Bui Sy Loi, deputy chairman of the National Assembly's Social Affairs Committee, revealed the impact of preferential credit policies to Thoi bao Kinh te Viet Nam (Vietnam Economic Times) newspaper.
What do you think of the results of poverty reduction policies from 2005 to 2012?
The National Assembly's supervision results showed that the preferential credit policy was a shining point among the six big policies for poverty reduction during the period 2005 to 2012. About 10 million households were directly provided with preferential loans bearing low interest rates. As a result, a total of 2.4 million households have escaped from poverty.
Households in the country's 62 poorest districts who were enrolled in poverty reduction programmes, including the preferential credit programme, were provided with loans totalling more than VND4.6 trillion (US$209 million).
The social policy bank said that the overdue debt rate of loans for the poor was below one per cent. This means poor households, including farmers and ethnic minorities, have strived to be productive and to settle their debts. Loan allocation was focused mainly on areas with a high poverty rate such as the Northwest, the Central Highlands and Cuu Long (Mekong) Delta regions.
It is obviously that the wide implementation of preferential credit policies for poor households has met the big demand of the poor.
Why do you say that preferential credit policy for the poor was a shining point?
Direct credit support for the poor was a good policy because we have built a close connection between the State and the poor, or between the social policy bank, organisations and the poor. Loans have been provided to the poor through organisations or unions. All poor households or those facing difficulties in raising capital have had access to the credit source.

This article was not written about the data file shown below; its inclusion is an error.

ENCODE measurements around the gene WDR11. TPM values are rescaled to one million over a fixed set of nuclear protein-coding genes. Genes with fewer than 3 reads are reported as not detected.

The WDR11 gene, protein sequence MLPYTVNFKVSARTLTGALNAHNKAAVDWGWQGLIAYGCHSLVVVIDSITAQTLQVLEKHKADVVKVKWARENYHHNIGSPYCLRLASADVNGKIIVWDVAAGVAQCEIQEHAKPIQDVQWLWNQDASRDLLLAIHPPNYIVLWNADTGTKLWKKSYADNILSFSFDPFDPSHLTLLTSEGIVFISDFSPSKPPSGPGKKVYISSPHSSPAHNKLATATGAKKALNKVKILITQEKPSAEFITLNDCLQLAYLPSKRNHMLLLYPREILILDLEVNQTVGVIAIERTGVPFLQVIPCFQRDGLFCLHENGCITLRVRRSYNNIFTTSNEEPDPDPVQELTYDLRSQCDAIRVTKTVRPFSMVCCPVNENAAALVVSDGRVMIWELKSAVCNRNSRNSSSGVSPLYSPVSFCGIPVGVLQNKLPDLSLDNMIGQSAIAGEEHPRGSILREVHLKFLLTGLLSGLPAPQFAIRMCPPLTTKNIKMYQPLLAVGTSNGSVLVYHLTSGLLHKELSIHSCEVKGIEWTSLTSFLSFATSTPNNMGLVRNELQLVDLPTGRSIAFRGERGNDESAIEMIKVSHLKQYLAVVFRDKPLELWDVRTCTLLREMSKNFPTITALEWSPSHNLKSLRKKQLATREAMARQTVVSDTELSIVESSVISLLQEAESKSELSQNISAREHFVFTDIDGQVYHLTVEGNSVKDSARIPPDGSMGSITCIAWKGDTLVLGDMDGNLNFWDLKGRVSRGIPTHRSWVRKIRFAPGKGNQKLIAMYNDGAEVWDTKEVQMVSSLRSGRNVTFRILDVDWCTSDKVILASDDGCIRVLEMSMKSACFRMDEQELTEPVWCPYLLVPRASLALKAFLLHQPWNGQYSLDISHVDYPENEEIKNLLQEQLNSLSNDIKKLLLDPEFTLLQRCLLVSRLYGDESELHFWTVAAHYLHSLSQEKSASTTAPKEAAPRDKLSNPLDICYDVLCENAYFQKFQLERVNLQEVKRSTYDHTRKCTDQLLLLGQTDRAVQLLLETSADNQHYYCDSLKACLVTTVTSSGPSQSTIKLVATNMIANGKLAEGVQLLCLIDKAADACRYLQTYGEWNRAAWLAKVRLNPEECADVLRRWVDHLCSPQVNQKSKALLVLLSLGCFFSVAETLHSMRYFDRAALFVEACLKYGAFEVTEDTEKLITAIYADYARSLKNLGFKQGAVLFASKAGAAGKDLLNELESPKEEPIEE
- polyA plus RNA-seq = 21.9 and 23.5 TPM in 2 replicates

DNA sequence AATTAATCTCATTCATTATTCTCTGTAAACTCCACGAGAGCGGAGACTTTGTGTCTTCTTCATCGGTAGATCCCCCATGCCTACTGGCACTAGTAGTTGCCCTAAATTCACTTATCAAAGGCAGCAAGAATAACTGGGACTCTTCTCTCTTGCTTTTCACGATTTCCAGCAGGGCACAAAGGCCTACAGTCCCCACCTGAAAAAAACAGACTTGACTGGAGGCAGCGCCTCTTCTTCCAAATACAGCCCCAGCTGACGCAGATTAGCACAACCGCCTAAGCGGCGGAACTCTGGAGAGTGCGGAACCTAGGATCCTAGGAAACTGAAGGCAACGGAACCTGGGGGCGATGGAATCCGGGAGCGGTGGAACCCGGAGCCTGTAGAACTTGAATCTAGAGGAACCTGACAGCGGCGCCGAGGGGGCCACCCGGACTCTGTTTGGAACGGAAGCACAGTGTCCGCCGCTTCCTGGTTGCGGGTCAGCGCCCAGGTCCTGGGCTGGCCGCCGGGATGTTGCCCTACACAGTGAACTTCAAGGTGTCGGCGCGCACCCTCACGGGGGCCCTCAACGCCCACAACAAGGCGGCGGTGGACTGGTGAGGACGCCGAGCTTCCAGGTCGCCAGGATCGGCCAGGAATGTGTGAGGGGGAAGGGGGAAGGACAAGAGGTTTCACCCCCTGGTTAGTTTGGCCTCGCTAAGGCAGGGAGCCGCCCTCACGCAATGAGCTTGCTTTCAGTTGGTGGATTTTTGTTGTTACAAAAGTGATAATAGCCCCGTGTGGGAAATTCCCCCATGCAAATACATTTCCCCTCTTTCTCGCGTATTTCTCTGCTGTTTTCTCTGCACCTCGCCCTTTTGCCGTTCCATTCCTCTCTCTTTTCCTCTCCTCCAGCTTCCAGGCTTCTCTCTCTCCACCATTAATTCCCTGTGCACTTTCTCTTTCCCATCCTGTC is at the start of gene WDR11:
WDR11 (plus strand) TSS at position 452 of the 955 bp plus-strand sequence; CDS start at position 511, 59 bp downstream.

However, we must review the direct credit policy for the poor because it was one of important measures to implement the hunger elimination and poverty reduction programme in the country. New lessons will be learned through the policy evaluation, which aims to create more concentrated sources for achieving the targets of the hunger elimination and poverty reduction programmes following the criteria of multi-dimensional poverty. Loans will be provided under flexible terms to ensure enough capital for the poor in developing production. Loans must aim to help the poor to prove the strength of their inner resources, to ensure sustainable hunger elimination and poverty reduction and prevent poor and nearly poor households from falling into poverty again.
What future measures will be carried out to further spread the results of the preferential credit policy for the poor?
The policy has been implemented equally and widely in localities. For me, it is necessary to eradicate multi-dimensional poverty – poverty in food and provisions, education and health, and other cultural and social fields, as well as material and spiritual poverty – to ensure sustainable poverty reduction.
Poverty reduction activities should be implemented comprehensively and drastically with capital sources focusing on poverty cores.
We should focus resources on projects and targets which are labour-intensive and have high economic impact. Resource use plans should handle problems relating to the link between production and distribution or the shift from self-sufficient to surplus production.
Poverty reduction was unsustainable among ethnic minorities in remote and mountainous areas because these areas are self-sufficient and are producing goods even without consumption. Reality showed that we must have enough skilled human resources at the local level that could organise and provide instruction and guidance on sustainable production for the poor. We must handle the problem by finding a way to train human resources that meets the demands of poverty reduction. This will be one of the important factors in successfully achieving targets of sustainable poverty reduction in the future. — VNS